I was late getting out of Nice airport, as my checked-in suit case had been left behind in Paris CDG airport. Reason: because I changed airports. Should have picked up my suit case at the carousel at CDG, Paris. However, the Canada Vancouver Airport agent had told me, the luggage goes thru to Nice. Spending some time with the Air France luggage services, which is inside a closed off secure area at Nice Airport. Made a report at Nice Airport. Then took the #210 bus to Cannes.

Mobile Phone

Had my old Motorola W370 (Rogers) cell phone unblocked in Canada. Bought a SIM carte for the largest phone network Orange at Nice Airport. This is the Orange holiday 120 minutes, 1000 texts + 1GB; 39.99. Easy. With the SIM comes a package with instructions for activation. [www.orange.fr]. The number you get has some zeros somewhere, in France use only the number; outside plus 0033 (France), or elsewhere in Europe 00(country code), then number.
Top up coupon Mobicarte available anywhere from super market, newsstand, or Orange agent. Same as in Canada. I buy €25 and get €8 bonus, for example. Recently changed my Orange SIM for another – La Post Mobile, they start €9.99, gives you so many minutes, and messages. Cheapest are messages, calls expensive. Across the border from France to Italy, my cell phone network stops, Orange will switch to some Italian network, La Poste Mobile, not.

Food, Groceries, Markets

Compared to our Canadian prices, regular food items are cheaper. Because we import all the good things. Therefore, it is always a good idea to rent a place with a small kitchen. Find a super market somewhere. Here in Cannes there are several large open air markets daily from early to noon, for all foods and flowers. I found – because of the late season, November – I was better off to buy in the super market, as fresh markets are more expensive. Super markets not much choice in fresh fruits, vegetables.
Wines are also very cheap, can buy in any super market. Don’t forget bring your own bags. No plastic bags free.

Restaurants, Cafes

Comparable, can be expensive, because of the service cost. In four months in Europe I maybe go once into a restaurant. I cook my own meals. Here it is common to eat out lunch in a restaurant, lots of seafood. Cafe is different. Being so close to Italy, fine caffees are standard, a tiny espresso cost €1.40, cappuccino cost around €3.50.
Cafe/brasserie during the day culture, watch out as a single woman. Mostly men sitting around, lots of smokers (though confined to outside, but still). Wait your sweet time for service. I wait 8 minutes, then leave. Yesterday, went to another Cafe, in French ask them if they serve women and tourists. This server came over so quick. All prices in Europe including taxes !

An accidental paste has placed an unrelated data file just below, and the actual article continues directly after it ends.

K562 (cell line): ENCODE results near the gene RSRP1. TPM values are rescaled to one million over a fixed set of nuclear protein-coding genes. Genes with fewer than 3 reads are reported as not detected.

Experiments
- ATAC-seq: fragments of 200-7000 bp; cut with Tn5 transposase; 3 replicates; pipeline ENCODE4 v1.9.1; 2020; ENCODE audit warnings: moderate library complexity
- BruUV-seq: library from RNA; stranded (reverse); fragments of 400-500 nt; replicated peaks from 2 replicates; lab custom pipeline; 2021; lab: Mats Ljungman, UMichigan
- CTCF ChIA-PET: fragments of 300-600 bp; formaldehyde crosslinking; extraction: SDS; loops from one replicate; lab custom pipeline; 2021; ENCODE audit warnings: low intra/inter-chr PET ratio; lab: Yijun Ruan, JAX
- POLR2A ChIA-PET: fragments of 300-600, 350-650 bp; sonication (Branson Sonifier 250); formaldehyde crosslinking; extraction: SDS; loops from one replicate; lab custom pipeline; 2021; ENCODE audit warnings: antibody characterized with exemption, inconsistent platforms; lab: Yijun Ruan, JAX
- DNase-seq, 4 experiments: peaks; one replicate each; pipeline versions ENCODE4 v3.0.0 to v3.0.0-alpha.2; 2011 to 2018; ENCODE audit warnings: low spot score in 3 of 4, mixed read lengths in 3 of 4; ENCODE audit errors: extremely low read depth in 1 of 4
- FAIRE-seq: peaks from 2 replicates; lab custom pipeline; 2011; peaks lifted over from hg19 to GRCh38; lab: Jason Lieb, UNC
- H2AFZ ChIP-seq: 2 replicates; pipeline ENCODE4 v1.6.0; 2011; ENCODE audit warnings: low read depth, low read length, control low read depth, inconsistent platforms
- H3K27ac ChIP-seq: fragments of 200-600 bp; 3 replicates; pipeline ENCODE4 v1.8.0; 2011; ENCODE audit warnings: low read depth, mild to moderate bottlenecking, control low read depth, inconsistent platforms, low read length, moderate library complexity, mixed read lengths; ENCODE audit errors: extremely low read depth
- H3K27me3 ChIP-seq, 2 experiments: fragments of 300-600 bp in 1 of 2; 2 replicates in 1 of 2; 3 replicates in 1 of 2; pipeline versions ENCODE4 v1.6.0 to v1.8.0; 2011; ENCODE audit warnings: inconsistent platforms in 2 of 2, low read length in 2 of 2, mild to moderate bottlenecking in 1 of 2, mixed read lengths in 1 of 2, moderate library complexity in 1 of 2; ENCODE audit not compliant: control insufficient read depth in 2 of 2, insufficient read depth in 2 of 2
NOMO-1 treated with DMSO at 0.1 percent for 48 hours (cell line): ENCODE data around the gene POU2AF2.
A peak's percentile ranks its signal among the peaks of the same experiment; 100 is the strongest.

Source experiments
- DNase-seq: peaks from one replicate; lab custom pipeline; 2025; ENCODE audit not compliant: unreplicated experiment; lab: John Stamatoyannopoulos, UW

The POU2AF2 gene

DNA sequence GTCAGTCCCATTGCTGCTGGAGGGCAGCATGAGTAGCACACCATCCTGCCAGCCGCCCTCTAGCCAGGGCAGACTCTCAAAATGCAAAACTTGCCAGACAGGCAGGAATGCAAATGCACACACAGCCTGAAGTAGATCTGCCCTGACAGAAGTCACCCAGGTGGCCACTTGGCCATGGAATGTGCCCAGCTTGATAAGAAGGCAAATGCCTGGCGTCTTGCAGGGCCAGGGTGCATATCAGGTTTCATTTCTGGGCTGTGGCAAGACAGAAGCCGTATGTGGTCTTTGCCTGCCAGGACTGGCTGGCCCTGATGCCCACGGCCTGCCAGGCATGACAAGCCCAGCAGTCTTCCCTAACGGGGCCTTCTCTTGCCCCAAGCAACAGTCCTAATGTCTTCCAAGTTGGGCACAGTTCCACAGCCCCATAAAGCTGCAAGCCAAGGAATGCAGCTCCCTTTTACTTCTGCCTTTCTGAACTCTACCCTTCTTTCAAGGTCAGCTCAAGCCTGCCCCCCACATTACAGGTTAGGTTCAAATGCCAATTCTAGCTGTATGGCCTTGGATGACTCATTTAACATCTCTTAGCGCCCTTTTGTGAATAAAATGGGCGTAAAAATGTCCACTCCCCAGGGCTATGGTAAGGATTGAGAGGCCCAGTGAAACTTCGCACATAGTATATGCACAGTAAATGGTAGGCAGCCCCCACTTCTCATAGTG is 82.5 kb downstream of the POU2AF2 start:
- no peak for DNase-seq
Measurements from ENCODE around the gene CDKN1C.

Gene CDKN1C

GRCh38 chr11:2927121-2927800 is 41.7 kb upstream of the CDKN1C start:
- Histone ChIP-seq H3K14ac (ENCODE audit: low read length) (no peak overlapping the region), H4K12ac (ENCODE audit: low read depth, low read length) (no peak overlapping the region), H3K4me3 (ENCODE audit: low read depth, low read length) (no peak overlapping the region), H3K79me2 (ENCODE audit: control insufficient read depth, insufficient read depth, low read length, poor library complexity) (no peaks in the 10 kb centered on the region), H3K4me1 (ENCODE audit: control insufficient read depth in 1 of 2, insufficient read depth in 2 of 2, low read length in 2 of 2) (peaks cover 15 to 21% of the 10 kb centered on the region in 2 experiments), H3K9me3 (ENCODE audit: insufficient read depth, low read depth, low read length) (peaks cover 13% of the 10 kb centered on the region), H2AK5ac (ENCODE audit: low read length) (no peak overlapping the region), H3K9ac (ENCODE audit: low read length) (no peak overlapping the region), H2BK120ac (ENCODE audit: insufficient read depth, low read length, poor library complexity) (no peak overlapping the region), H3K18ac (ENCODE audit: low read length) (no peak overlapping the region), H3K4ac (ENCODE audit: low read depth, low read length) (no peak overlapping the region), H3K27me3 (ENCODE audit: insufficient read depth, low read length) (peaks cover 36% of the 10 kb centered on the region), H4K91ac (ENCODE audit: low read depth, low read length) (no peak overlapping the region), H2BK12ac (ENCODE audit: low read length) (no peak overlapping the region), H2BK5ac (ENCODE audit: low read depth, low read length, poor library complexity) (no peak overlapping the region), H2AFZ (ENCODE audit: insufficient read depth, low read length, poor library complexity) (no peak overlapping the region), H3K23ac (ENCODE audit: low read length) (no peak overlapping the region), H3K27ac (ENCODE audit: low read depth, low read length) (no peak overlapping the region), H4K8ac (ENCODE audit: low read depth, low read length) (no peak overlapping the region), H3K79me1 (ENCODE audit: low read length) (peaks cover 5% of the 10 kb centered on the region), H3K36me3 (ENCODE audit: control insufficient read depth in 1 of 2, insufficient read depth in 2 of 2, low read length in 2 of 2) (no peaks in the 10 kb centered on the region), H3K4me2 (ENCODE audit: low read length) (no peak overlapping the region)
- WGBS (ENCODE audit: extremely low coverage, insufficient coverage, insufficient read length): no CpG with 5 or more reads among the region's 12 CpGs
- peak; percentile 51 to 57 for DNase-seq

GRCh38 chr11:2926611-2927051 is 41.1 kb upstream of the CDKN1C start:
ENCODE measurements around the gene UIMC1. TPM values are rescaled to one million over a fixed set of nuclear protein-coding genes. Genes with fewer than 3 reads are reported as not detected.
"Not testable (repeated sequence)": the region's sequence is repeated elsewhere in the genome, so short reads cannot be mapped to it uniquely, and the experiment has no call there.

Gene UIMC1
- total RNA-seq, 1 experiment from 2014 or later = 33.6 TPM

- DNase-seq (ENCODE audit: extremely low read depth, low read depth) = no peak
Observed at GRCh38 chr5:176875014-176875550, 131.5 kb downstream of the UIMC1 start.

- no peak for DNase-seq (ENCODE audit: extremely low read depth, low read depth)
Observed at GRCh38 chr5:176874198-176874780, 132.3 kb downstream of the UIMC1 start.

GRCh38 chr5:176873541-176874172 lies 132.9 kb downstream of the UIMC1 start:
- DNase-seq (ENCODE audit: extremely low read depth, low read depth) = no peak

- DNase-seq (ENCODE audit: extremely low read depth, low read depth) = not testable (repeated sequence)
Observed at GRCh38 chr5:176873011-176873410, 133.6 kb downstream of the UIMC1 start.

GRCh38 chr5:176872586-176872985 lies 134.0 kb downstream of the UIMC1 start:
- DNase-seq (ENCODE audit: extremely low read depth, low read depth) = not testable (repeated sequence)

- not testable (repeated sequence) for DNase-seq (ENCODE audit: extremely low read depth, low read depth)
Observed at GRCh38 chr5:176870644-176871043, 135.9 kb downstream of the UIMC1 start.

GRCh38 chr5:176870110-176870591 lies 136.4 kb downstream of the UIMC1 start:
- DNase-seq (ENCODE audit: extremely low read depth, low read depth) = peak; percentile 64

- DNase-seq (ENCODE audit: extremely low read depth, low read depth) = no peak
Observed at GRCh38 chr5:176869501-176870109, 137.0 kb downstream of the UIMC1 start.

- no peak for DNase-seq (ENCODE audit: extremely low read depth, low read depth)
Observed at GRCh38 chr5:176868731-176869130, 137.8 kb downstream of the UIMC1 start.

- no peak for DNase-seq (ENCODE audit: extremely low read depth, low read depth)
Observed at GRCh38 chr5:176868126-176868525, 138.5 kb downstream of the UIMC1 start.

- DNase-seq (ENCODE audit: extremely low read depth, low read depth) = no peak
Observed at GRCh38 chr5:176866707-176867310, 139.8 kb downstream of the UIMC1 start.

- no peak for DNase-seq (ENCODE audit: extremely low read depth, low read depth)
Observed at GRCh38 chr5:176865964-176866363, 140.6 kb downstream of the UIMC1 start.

Transportation

Cannes has a good public transportation system: the Palm Bus. [palmbus.fr]  Network plans, individual line plans with times and variety of schedules available also at Palm Bus sales centres, City center, and tourist information. Buses cover the entire region of Cannes and outlying other towns. It is a vaste network, extending over an area of multiple hours travel time. Cost one trip (which incl. transfers) €1.30; ticket of ten cost €10. Useful about the individual schedules is that they can also serve as area maps and plans. As the regular (online) and available here ‘circuit pédestre’ plan is not all inclusive and detailed enough. Most useful is the big Palm Bus map ‘plan du réseau’ showing all bus lines and lots of information. Then the trains (SNCF train station city centre) best of all, get you anywhere fast. [TERpaca.fr; TER=Transport Express Regional). As I rent near the historical Centre Le Suquet, the center, La Croisette, most shopping areas are easily reachable by foot.

Most important the connections between Cannes and Nice Airport

How to get to Nice if your flight from Nice Airport is too early for the regular Express bus from Cannes ?  Taxi from Cannes ?  Not for me, I avoid taxis wherever I am (despite no language problem whatsoever).  Taxi one way Cannes to Nice Airport at least EUR90. Better : SNCF train Cannes train station earliest train 05:17,  stops Nice St Augustine station, very near to the airport (500m).  Then Taxi. $10 train, plus Taxi. Not so bad ! More on Nice [ http://wikitravel.org/en/Nice ]. Link to a comprehensive website [ http://www.seat61.com/Europe-train-travel.htm#Do_I_need_to_check-in_for_a_train ] about all sorts of trains and many practical tips. WRONG is: “tickets will be checked on the train.” Not so.Throughout the SNCF France region (or even elsewhere), before boarding the train, the ticket must be validated in a small machine, which prints the leaving train station and the time of day. Ad-hoc controls on the train (in 2 months only once).